GreenLight Biosciences raises $17M to ramp mRNA production for COVID-19 vaccine candidate trials

Darrell Etherington

One of the approaches therapeutics companies are taking to developing vaccines for COVID-19 relies on what's called an mRNA (messenger RNA, which essentially provides cells with protein production instructions) vaccine, a relatively novel method that hasn't yet resulted in a vaccine approved for human use (though approved mRNA vaccines do exist for veterinary treatment). Making mRNA is a fairly specialized affair, and one biotech startup that focuses on its production has raised $17 million in special purpose funding to ramp up its manufacturing capacity.

Boston-based GreenLight Biosciences raided the additional funding from a combination of new and existing investors, including Flu Lab, Xeraya Capital and Baird Capital, and will use the new funds to both expand its mRNA production capacity in order to support the creation of "billions of doses" of potential COVID-19 vaccines for use in trials and eventual deployment, should any candidates prove effective.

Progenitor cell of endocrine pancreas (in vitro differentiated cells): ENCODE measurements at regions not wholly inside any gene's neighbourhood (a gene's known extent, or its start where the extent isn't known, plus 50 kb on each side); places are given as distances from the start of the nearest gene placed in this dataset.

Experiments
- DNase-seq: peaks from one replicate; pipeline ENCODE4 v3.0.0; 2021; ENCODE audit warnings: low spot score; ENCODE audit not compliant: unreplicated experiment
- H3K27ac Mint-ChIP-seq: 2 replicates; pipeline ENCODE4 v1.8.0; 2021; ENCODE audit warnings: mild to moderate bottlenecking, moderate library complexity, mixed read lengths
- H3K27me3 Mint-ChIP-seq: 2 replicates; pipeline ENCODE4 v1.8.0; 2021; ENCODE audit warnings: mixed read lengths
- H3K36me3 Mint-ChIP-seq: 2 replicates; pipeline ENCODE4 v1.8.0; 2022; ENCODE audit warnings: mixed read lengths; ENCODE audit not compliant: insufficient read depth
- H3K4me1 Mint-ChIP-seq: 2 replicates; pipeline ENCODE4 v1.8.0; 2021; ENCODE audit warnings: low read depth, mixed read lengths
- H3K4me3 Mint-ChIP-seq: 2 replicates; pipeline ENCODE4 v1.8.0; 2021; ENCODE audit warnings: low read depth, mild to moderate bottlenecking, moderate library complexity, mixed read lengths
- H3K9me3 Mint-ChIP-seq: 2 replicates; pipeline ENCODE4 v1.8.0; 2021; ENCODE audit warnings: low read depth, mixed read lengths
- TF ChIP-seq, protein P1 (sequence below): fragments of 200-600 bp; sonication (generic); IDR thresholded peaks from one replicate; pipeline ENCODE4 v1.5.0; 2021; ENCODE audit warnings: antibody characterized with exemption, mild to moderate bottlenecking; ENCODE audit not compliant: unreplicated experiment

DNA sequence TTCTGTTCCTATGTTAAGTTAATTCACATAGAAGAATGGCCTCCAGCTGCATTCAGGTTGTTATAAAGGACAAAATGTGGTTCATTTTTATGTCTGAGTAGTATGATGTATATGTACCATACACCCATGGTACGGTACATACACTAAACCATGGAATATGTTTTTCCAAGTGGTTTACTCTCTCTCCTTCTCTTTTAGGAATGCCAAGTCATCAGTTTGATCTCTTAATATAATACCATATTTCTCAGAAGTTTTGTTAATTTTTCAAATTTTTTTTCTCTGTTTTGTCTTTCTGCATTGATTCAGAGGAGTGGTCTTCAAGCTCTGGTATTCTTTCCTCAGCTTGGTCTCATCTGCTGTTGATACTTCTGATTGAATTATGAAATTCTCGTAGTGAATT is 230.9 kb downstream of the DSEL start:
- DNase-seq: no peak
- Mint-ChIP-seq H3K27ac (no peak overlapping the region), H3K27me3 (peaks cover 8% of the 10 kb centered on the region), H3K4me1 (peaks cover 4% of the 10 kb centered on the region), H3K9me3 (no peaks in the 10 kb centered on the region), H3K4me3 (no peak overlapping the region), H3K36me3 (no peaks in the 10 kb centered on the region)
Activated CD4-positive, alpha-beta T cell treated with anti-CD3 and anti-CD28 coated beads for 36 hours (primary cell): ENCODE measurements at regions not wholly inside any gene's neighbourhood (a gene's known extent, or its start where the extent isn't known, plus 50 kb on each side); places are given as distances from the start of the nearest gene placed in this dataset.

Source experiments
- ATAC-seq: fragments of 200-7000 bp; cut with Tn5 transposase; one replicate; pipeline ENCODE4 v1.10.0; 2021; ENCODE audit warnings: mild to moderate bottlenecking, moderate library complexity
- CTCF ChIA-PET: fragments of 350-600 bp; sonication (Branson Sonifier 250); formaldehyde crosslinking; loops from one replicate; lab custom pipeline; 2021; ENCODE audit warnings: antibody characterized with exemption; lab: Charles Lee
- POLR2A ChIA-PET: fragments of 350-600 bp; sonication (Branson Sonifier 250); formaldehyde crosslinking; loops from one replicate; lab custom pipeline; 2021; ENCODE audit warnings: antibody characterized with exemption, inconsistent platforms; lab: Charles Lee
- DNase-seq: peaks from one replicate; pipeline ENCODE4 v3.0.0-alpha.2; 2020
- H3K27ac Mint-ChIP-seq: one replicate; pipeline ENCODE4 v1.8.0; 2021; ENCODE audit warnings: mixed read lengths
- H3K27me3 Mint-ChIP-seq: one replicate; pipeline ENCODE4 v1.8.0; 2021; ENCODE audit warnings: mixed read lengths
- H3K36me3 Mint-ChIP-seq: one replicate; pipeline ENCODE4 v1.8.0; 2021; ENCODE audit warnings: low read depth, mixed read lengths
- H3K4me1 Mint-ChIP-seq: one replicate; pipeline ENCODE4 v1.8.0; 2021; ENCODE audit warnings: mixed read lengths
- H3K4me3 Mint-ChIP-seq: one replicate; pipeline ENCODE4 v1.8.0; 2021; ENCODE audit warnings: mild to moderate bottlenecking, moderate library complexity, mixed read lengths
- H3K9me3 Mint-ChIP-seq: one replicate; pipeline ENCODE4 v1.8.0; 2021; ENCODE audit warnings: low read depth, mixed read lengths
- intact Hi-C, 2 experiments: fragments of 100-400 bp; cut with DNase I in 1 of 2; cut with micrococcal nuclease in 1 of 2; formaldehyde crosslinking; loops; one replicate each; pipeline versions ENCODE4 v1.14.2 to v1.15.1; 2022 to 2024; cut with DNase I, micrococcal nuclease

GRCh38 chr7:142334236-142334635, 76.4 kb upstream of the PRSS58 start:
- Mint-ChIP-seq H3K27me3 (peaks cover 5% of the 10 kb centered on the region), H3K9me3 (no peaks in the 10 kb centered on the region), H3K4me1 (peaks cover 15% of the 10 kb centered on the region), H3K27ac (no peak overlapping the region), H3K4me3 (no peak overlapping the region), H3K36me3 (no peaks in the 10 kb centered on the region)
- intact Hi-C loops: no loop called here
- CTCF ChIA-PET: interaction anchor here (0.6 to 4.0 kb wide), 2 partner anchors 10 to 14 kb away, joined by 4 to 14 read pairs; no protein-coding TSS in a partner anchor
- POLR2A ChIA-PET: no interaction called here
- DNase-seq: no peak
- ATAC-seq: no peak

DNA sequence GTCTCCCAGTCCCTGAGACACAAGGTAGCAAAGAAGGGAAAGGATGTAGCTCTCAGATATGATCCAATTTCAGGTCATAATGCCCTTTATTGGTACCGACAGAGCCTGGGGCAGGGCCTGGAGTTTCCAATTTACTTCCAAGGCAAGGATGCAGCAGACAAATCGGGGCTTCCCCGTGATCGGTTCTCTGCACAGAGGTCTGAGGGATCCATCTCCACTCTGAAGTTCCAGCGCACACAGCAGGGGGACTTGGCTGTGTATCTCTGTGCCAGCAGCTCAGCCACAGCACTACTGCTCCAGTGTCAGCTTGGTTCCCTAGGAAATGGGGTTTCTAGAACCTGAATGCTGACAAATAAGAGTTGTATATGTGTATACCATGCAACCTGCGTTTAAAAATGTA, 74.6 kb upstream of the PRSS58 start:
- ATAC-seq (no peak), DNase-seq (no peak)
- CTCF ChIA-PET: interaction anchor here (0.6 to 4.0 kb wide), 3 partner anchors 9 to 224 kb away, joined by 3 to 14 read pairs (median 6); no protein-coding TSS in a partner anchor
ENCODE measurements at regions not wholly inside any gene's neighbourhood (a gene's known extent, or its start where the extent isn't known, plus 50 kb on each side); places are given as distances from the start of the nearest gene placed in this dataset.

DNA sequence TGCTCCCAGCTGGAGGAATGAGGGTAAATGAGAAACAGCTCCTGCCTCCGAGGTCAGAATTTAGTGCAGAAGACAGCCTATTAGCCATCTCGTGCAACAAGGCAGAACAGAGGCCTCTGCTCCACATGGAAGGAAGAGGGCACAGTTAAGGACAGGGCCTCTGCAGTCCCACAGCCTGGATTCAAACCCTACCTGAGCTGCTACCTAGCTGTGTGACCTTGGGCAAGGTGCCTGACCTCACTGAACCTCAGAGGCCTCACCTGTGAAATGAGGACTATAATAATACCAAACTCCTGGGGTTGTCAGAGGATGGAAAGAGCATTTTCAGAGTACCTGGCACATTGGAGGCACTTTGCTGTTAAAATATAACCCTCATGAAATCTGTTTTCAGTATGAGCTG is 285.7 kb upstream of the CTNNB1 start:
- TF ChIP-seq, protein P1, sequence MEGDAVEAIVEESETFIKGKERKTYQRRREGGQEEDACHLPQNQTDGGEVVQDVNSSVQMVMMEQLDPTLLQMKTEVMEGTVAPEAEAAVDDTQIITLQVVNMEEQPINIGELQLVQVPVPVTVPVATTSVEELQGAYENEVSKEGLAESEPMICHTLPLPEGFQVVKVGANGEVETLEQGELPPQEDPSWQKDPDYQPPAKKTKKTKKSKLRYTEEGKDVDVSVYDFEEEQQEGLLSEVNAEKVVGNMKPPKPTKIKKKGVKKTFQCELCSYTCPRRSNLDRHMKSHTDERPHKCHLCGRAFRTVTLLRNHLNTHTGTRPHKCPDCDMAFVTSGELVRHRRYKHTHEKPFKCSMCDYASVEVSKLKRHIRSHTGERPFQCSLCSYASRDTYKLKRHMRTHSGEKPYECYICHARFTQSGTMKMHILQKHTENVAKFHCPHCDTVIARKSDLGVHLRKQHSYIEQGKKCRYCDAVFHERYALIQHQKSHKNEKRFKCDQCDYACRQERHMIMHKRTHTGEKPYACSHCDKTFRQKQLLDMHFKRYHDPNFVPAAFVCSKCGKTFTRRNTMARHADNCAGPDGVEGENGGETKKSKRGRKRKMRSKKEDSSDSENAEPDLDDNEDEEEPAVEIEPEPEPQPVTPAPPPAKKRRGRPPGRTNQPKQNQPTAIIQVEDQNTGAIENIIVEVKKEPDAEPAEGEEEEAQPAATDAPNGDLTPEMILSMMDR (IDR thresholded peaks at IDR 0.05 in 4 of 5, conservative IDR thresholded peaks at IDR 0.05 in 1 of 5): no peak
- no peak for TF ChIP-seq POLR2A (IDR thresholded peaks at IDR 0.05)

Meanwhile, GreenLight is also developing several different versions of its own mRNA-based vaccine candidates to potentially prevent individuals from contracting SARS-CoV-2, the virus that leads to the COVID-19 infection. Some of the funding will also go toward its work in this area.

Various companies have spun up mRNA vaccine candidate development, and some have already entered into clinical trials, in response to the current global COVID-19 pandemic. These mRNA vaccines essentially work by providing a set of specific instructions to a person's cells to produce proteins that are capable of blocking a virus, preventing it from getting a foothold in the body. It's a different approach from traditional vaccine development, which involves using either deactivated, or small doses of activated actual virus to trigger an immune response in individuals.

Indeed, mRNA vaccines have that advantage of being relatively safe because they contain no actual virus, with shorter pre-clinical development times as well, meaning the whole cycle from development to testing and deployment is shortened. That's made them a popular area of focus and investment specifically to handle outbreaks and pandemics, but as mentioned, thus far none has been fully developed and approved for human treatment.

This investment is a bet that mRNA vaccines not only prove effective in humans, but that they become a valuable and ongoing resource in curbing not only this pandemic, but other viral threats, including the existing standard influenza, and others.